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Baire category theorem

  1. Jan 11, 2008 #1

    quasar987

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    1. The problem statement, all variables and given/known data
    My professor stated (but did not prove) the Baire category theorem as follows: "If (X,d) is a complete metric space, then for any sequence F_n of closed sets whose reunion is X, there is a k such that the interior of F_k is non-empty.

    How is this equivalent to the more traditional statement " If (X,d) is a complete metric space, then for any sequence F_n of closed sets with empty interior, their reunion has empty interior as well."

    ???
     
    Last edited: Jan 11, 2008
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  3. Jan 11, 2008 #2

    morphism

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    Assuming that X is nonempty, yes they are equivalent.

    That your version implies your professor's is easy: X doesn't have empty interior, and so cannot be the union of closed sets each of which has empty interior.

    Going the other way seems to be trickier. Your professor's version immediately implies the following: In a complete metric space X, the intersection U of a sequence of dense open subsets is nonempty. But now take any closed ball in your metric space - this is going to be a complete metric space in its own right. So the intersection of U with this closed ball will also be nonempty (just shift everything from the space X to the space that is the closed ball). This in turn implies that U is dense in X (take any open ball B, then take the concentric closed ball who radius is half that of B - U will nontrivially intersect the closed ball and hence B). Now we're ready to prove that what you're professor said implies what you said: Take a sequence (F_n) of closed sets with empty interior in a complete metric space X, and let G_n=X\F_n; (G_n) is thus a sequence of dense open sets, and consequently their intersection G is dense in X. But then X\G, which is the union of the F_n's, must have empty interior.

    Phew. Maybe I'm overcomplicating things though.
     
    Last edited: Jan 11, 2008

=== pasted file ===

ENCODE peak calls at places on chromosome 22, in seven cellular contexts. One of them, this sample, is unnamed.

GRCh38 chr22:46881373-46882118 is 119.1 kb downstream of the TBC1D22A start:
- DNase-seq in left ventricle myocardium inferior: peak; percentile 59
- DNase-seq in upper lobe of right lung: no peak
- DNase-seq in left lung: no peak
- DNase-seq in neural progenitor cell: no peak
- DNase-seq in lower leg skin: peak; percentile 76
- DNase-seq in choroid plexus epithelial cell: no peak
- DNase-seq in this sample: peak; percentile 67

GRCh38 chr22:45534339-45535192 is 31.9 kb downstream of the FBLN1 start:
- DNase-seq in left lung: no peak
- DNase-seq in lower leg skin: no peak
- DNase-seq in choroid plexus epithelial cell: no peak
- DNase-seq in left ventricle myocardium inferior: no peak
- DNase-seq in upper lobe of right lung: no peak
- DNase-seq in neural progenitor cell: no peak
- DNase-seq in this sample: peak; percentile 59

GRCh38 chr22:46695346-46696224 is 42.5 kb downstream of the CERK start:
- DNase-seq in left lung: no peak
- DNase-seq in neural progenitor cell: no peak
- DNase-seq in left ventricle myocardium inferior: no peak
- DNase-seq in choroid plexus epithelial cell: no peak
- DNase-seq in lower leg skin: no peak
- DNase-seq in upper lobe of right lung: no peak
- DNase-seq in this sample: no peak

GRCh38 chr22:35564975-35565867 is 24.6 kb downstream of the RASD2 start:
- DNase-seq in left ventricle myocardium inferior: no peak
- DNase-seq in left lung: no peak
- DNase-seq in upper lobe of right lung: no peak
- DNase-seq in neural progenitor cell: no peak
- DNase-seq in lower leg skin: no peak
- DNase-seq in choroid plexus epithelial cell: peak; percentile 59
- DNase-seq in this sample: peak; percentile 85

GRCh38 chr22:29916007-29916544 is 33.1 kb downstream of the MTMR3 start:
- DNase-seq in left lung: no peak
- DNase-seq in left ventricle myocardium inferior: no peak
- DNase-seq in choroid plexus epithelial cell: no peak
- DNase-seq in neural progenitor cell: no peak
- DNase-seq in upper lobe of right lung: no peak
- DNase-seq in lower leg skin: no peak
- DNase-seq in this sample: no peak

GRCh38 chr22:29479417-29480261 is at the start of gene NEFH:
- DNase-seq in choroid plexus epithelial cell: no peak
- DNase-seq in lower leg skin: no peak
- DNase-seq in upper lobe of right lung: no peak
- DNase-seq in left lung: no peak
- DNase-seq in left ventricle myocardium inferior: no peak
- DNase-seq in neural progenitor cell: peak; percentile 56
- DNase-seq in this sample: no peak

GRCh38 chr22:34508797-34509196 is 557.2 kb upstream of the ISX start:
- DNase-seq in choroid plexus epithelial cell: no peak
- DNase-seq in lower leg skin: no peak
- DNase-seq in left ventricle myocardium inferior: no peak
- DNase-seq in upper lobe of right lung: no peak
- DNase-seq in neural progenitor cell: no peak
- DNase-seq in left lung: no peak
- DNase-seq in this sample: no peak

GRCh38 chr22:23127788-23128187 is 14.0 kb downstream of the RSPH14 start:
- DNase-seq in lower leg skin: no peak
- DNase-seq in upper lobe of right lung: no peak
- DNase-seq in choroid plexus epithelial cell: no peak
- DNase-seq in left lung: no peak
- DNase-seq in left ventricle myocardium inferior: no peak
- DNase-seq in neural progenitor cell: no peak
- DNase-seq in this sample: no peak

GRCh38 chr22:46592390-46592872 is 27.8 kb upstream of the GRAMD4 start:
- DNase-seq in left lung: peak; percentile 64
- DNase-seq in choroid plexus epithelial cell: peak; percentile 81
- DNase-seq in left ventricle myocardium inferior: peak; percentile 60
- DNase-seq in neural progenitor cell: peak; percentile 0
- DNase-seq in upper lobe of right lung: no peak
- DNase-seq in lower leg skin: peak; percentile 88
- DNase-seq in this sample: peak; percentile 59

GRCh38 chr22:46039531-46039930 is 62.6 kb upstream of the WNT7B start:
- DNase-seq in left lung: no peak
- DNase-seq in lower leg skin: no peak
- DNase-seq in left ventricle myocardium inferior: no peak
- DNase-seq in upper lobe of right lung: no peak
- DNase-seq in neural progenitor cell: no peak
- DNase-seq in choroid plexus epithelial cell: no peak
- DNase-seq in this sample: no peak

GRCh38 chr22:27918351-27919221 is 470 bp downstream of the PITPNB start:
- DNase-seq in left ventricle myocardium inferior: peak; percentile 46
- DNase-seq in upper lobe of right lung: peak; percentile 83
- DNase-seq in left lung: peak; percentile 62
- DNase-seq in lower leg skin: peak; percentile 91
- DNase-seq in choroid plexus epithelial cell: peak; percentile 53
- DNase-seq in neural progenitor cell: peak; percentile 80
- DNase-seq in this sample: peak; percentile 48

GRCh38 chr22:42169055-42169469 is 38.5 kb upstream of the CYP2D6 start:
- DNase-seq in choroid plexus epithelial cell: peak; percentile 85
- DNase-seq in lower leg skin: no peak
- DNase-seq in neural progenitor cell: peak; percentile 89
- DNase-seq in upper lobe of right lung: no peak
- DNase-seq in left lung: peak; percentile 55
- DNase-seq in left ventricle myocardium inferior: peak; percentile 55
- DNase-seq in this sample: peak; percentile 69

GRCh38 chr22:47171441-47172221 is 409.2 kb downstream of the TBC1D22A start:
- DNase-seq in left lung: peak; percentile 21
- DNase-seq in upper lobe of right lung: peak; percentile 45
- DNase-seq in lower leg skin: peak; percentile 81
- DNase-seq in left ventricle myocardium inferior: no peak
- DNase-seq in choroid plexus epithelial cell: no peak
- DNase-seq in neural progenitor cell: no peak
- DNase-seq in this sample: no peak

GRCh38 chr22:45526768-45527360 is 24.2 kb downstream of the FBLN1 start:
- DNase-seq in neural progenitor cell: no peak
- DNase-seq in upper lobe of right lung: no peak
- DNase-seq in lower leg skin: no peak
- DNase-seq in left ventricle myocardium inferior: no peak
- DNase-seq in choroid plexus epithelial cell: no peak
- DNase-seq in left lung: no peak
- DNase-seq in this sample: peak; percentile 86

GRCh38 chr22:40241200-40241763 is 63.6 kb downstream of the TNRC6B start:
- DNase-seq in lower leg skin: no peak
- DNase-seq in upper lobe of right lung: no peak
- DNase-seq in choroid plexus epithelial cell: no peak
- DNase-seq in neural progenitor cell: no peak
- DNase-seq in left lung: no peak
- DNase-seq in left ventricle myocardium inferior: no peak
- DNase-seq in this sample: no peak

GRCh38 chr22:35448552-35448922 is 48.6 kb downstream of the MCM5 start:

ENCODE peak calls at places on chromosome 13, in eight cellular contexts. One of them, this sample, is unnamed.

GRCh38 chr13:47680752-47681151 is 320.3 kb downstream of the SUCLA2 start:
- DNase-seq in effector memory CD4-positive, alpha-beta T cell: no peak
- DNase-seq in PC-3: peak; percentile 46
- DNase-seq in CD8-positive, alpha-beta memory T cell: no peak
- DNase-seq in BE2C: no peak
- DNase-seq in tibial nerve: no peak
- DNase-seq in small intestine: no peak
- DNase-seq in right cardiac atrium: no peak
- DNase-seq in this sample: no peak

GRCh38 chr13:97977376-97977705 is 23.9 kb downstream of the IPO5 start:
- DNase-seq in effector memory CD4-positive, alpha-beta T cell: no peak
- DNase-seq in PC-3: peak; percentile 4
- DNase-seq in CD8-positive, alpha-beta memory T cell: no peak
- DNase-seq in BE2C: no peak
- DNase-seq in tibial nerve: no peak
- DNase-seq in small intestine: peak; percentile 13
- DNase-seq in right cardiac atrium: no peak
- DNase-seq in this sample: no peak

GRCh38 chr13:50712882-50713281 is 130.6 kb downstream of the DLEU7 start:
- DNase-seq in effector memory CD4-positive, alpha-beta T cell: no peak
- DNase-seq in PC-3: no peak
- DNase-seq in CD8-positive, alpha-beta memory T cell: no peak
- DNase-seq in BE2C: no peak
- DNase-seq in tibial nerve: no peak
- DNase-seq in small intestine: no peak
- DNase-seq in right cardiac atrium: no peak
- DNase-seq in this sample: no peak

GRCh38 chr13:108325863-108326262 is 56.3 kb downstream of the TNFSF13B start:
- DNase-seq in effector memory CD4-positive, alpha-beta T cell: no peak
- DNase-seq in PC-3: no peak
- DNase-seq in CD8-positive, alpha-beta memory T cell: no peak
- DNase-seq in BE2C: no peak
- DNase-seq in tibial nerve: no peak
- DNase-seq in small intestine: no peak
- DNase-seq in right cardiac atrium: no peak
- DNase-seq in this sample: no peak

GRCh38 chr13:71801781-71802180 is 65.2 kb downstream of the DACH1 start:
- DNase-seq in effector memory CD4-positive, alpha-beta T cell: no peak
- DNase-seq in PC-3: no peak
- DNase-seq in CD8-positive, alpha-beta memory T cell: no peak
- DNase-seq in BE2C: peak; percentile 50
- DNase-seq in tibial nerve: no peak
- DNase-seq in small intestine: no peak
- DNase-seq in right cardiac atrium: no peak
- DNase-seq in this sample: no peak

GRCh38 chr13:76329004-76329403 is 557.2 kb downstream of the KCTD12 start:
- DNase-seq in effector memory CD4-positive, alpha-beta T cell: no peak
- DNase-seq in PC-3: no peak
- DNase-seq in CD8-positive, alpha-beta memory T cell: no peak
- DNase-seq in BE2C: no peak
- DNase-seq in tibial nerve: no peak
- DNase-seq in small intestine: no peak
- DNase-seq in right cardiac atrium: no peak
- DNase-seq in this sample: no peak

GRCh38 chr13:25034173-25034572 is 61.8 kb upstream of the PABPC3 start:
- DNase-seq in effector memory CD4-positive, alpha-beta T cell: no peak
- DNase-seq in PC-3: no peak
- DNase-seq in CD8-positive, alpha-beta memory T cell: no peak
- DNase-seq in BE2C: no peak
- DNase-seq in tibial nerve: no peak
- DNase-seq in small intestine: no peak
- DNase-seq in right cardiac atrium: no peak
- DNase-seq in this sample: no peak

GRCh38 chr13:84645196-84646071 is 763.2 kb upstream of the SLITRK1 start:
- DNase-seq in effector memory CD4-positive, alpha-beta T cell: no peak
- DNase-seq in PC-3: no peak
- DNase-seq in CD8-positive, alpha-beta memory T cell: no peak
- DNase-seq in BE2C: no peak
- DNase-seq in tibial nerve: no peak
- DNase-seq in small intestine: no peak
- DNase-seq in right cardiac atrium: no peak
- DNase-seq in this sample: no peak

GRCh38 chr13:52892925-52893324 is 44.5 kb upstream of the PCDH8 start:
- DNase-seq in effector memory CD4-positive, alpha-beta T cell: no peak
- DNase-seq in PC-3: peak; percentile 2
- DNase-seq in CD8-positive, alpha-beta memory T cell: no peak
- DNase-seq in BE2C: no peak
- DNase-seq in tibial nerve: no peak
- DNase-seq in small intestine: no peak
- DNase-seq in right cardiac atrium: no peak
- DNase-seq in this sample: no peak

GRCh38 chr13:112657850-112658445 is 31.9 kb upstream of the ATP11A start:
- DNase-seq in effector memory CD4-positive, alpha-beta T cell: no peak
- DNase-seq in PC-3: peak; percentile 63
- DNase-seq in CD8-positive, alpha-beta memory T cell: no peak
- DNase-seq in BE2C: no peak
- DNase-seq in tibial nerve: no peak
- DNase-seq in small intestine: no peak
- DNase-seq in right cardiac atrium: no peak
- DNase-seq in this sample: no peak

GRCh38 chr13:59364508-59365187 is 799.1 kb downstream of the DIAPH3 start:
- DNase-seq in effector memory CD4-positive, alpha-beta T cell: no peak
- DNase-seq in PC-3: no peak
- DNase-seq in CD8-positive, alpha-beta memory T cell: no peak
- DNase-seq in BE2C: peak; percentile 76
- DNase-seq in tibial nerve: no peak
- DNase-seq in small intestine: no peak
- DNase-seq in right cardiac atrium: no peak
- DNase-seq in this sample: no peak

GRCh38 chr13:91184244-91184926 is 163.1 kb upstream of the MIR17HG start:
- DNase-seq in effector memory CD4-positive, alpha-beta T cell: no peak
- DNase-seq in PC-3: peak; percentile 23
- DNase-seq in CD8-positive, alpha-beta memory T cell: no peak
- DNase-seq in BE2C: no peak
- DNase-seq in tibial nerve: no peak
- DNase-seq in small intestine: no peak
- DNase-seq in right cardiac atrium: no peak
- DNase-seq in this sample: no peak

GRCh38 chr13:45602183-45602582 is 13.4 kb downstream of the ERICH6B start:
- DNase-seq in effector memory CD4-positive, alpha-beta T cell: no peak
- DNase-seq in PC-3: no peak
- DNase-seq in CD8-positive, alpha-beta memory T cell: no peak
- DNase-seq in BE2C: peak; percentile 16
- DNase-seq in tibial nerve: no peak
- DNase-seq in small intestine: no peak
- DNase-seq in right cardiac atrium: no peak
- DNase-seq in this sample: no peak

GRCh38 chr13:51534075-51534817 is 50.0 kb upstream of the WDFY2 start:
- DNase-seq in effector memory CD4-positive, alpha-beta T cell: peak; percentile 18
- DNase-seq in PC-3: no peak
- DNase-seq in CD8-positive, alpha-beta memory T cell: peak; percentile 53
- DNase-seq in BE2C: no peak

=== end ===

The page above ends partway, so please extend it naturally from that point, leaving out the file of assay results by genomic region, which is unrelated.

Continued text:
4. Jan 12, 2008 #3

    quasar987

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    Indeed, I have found a much swifter way!

    We want to show that my professor's version imply my version.

    Let Fn be a sequence of closed sets of empty interior. Suppose absurdly that the interior of their intersection is not empty. Call it X'. Now consider X' as a topological subspace of X. Call Fn' the trace of Fn on X'. It is a closed set in the subspace topology and the sequence of Fn' exhaust X'. Therefor, by my version of the thm, there exists a Fn' whose interior is not empty. That is to say, there is an open O in X such that O n X' is contained in Fn'. But O n X' is also contained in Fn, which is a contradiction because O n X' is also open in X, X' being itself open.
     
  5. Jan 13, 2008 #4

    morphism

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    Why are you taking their intersection?
     
  6. Jan 13, 2008 #5

    quasar987

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    typo; make that reunion
     
    Last edited: Jan 13, 2008
  7. Jan 13, 2008 #6

    morphism

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    But then we have no way of knowing that it's a complete metric space.
     
  8. Jan 13, 2008 #7

    quasar987

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    darn :grumpy:
     
  9. Jan 17, 2008 #8

    quasar987

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    Why can't there be a closed ball that does not intersect U?
     
  10. Jan 19, 2008 #9

    morphism

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    Let's start over.

    Your professor's version implies: If X is a complete metric space, then the intersection of a sequence of dense open subsets of X is nonempty.
    Proof: If {U_n} is a sequence of dense open sets, then {X\U_n} is a sequence of closed sets and the identity int(X\U_n)=X\cl(U_n) tells us that each X\U_n has empty interior. So [itex]\cup_n[/itex]X\U_n cannot be the whole of X, and consequently [itex]\cap_n[/itex]U_n must be nonempty.

    Next, let's enhance the above result and state that the intersection is in fact dense in X.
    Proof: As before, let {U_n} be a sequence of dense open subsets of X. Take an arbitrary closed ball B in X - this is a complete space in the inherited metric topology. In particular, {U_n[itex]\cap[/itex]B} is a sequence of dense open subsets of B. So their intersection [itex]\cap_n[/itex](U_n[itex]\cap[/itex]B) = ([itex]\cap_n[/itex]U_n)[itex]\cap[/itex]B is nonempty, by the above result. But now if we take any open ball B' in X, then [itex]\cap_n[/itex]U_n will intersect any closed ball that sits in B'. So [itex]\cap_n[/itex]U_n is dense in X.

    Finally let's wrap up and prove your statement. Let {F_n} be a sequence of closed subsets of X with empty interior. Then {X\F_n} is a sequence of dense open subsets of X (again, this follows from the identity cl(X\F_n)=X\int(F_n)). So the intersection [itex]\cap_n[/itex]X\F_n is dense in X, and thus int([itex]\cup_n[/itex]F_n) = X\cl(X\[itex]\cup_n[/itex]F_n) = X\cl([itex]\cap_n[/itex]X\F_n) = {}. Done!

    Hopefully it's clearer now. (And hopefully without mistakes!)
     
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